Opinion: Speaker fight has echoes of long-ago political battle

Speaker of the House Kevin McCarthy, R-Calif., arrives to speak during a news conference last week.

Speaker of the House Kevin McCarthy, R-Calif., arrives to speak during a news conference last week.

Associated Press

As Republicans thrashed about in Washington D. C. this month trying to pick a speaker, the national media drew comparisons to previous battles over choosing a leader of the house, the last one being in 1923.

But I think the brutal internal fight among Republicans — likely round one of an extended battle royal — resembles a much bigger political debacle that also played out a century ago: The 1924 Democratic National Convention.

In June of that year, Democrats assembled in New York City to choose a nominee to run against President Calvin Coolidge. They had reason to be optimistic. Coolidge, whom many viewed as a do-nothing bumpkin, had come to the presidency less than a year before thanks to the death of President Warren G. Harding. In the wake of his passing. Harding’s administration had been exposed as one of the most corrupt and venal in the nation’s history.

While the scandals had not touched Coolidge personally, they were nonetheless a drag on him and his party. Add to that a growing insurgency on the GOP left — yes, it had one in those days — that caused the leadership fight in 1923 and would lead to Sen. Robert “Fighting Bob” LaFollette of Wisconsin’s independent campaign for president later that year and the Democrats appeared to have a chance.

It would all come down to unifying around the right candidate. Alas, it was on that task that Democrats’ hopes ran onto the rocks. That’s being kind. It was more like the ship blew up, burned to the waterline and then ran onto the rocks.

Like our current era, the 1920s, especially the early part of the decade, was a time of volcanic anger and resentment in politics. Much like today, many Americans had grown deeply upset over big demographic and social changes. The result was one of the ugliest outbursts of organized bigotry in the nation’s history, the second Ku Klux Klan.

Originally a terrorist organization that sought to reassert white supremacy in the South after the Civil War, the Klan had long ago died out. But as anger over immigration from southern and eastern Europe that brought unprecedented numbers of Catholics and Jewish people into the nation boiled over, the Klan revived, this time attracting members nationwide. It’s estimated that three to five million Americans, including tens of thousands in Connecticut, joined the second Klan. It was at the apex of its power as the Democrats gathered in New York that summer.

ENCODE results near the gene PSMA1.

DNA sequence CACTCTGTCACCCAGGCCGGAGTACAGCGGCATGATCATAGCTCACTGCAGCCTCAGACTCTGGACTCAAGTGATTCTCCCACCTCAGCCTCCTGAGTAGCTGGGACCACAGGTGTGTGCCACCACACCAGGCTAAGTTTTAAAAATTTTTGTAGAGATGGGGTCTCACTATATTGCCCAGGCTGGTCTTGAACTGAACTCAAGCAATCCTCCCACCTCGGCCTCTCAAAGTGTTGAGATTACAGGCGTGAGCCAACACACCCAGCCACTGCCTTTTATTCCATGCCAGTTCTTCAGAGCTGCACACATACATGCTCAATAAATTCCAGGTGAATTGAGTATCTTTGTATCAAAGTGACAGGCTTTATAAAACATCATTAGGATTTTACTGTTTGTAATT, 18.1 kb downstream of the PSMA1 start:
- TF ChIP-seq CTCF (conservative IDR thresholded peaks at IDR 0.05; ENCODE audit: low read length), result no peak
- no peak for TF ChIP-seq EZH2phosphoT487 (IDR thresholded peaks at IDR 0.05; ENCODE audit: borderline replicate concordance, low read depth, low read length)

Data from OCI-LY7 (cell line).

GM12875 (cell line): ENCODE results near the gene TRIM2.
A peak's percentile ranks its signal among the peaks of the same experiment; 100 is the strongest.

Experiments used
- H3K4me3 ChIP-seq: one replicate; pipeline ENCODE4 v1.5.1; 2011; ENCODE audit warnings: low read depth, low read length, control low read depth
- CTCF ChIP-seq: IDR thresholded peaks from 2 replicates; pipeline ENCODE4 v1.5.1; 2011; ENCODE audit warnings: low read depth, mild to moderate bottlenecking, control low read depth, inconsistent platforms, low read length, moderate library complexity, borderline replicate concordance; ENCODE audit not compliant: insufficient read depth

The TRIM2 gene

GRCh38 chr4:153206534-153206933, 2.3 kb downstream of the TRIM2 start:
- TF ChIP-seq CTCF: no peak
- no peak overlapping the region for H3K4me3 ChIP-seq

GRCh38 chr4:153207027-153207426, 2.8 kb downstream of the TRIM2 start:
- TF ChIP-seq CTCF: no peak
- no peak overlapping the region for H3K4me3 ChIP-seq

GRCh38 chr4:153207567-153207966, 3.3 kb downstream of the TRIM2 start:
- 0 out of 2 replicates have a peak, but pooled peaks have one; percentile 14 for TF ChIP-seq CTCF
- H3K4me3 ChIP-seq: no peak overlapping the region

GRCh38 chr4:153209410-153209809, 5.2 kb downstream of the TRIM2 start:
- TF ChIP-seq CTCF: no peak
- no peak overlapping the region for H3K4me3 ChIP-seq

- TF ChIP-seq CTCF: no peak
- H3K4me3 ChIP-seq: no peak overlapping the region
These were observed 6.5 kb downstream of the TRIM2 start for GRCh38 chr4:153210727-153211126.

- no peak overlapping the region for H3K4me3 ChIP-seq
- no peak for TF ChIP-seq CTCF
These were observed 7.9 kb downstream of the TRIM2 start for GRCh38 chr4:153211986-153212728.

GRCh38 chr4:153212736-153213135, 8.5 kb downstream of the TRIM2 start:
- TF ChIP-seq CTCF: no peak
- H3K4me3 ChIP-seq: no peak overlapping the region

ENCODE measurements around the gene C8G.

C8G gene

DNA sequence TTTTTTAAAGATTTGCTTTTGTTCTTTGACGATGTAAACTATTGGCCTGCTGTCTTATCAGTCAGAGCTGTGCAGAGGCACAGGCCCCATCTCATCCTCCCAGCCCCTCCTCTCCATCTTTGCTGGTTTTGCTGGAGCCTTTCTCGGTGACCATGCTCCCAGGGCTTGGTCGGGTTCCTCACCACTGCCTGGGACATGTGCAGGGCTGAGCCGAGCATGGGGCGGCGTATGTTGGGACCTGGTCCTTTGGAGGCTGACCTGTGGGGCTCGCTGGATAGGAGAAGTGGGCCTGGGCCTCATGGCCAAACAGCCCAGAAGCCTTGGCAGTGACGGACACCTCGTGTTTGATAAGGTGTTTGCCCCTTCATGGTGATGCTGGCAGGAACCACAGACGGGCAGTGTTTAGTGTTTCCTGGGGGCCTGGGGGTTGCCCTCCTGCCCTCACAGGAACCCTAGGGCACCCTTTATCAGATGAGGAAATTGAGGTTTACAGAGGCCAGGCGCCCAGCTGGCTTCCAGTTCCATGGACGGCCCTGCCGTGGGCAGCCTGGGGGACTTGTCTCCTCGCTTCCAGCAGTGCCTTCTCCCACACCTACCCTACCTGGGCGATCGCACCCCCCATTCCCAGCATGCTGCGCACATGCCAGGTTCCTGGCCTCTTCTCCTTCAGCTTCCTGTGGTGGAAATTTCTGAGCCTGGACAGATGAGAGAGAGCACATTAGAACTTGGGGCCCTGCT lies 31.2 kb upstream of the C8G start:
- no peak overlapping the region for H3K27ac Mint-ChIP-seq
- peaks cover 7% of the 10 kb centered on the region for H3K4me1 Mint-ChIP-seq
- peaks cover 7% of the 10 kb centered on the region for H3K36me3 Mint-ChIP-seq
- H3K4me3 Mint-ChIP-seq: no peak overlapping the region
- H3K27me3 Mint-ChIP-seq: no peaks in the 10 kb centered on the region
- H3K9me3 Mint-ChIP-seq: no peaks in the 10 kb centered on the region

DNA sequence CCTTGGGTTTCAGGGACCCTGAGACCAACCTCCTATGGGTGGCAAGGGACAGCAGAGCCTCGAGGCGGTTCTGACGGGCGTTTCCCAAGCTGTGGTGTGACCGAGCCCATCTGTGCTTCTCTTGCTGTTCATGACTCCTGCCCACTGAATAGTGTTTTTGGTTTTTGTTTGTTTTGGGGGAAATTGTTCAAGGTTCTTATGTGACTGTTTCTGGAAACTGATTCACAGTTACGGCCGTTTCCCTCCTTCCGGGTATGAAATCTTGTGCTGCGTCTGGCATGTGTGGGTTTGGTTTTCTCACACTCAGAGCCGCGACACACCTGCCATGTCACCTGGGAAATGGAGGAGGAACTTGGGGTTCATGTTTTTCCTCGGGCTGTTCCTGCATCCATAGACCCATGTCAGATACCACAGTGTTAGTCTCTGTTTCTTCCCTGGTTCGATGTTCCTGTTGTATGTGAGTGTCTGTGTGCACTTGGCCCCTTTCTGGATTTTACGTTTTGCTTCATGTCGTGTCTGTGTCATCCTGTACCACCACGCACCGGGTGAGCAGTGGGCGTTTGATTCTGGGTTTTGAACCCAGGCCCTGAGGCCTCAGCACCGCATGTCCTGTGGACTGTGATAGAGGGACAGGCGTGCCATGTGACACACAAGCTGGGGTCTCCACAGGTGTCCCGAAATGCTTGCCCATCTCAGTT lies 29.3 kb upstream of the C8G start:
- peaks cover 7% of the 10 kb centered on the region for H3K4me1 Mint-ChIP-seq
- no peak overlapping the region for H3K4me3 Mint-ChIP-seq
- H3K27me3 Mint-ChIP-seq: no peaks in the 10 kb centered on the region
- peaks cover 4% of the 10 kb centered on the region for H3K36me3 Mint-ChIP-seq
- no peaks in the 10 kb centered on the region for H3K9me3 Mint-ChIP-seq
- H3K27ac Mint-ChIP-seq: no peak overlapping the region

To be fair, the Klan was a political problem for Republicans too as it drew support from both parties (Klansmen tended to be Democrats in the South and Republicans in the North, Midwest and West). Even in those most un-woke of times, parties at the national level paid lip service to equality and studiously avoided open bigotry. On that score, however, the Dems had a bigger problem. One of the two leading candidates for their nomination was New York Gov. Al Smith, who embodied everything the Klan hated: A proud Irish Catholic “wet” — an opponent of Prohibition, which the KKK supported — born and raised in New York City.

A political crackup for the ages ensued. After a brutal floor fight over a resolution condemning the Klan that failed by a single vote, the party deadlocked over a nominee. A record 103 ballots over nine days followed before exhausted and disgusted delegates finally coalesced around an obscure West Virginia lawyer named John W. Davis and went home. The disaster led the era’s most popular humorist, Will Rogers, to quip, “I am not a member of any organized political party. I am a Democrat.”

Davis went on to decisively lose the general election to Coolidge. The Democrats would not recover until nearly a decade later when the 1929 crash and the Great Depression rescrambled American politics.

While the current fight within the GOP is more complicated, more tied to changes in media and fundraising and less driven by immigration, race and religion (although they, especially immigration, play a significant role), the parallels with the Democrats in 1924 are strong. In both cases, you have uncompromising products of an especially ugly backlash against changes in American society on a messianic mission to “save” the nation ready to burn down their own house if they don’t get what they want.

While the fight over the speakership is over, I suspect this is just the start of a drawn-out 1924 Democratic convention scenario in which the GOP slowly exhausts and then destroys itself in internal fights.

Christopher Hoffman is a freelance journalist and former New Haven Register Capitol reporter.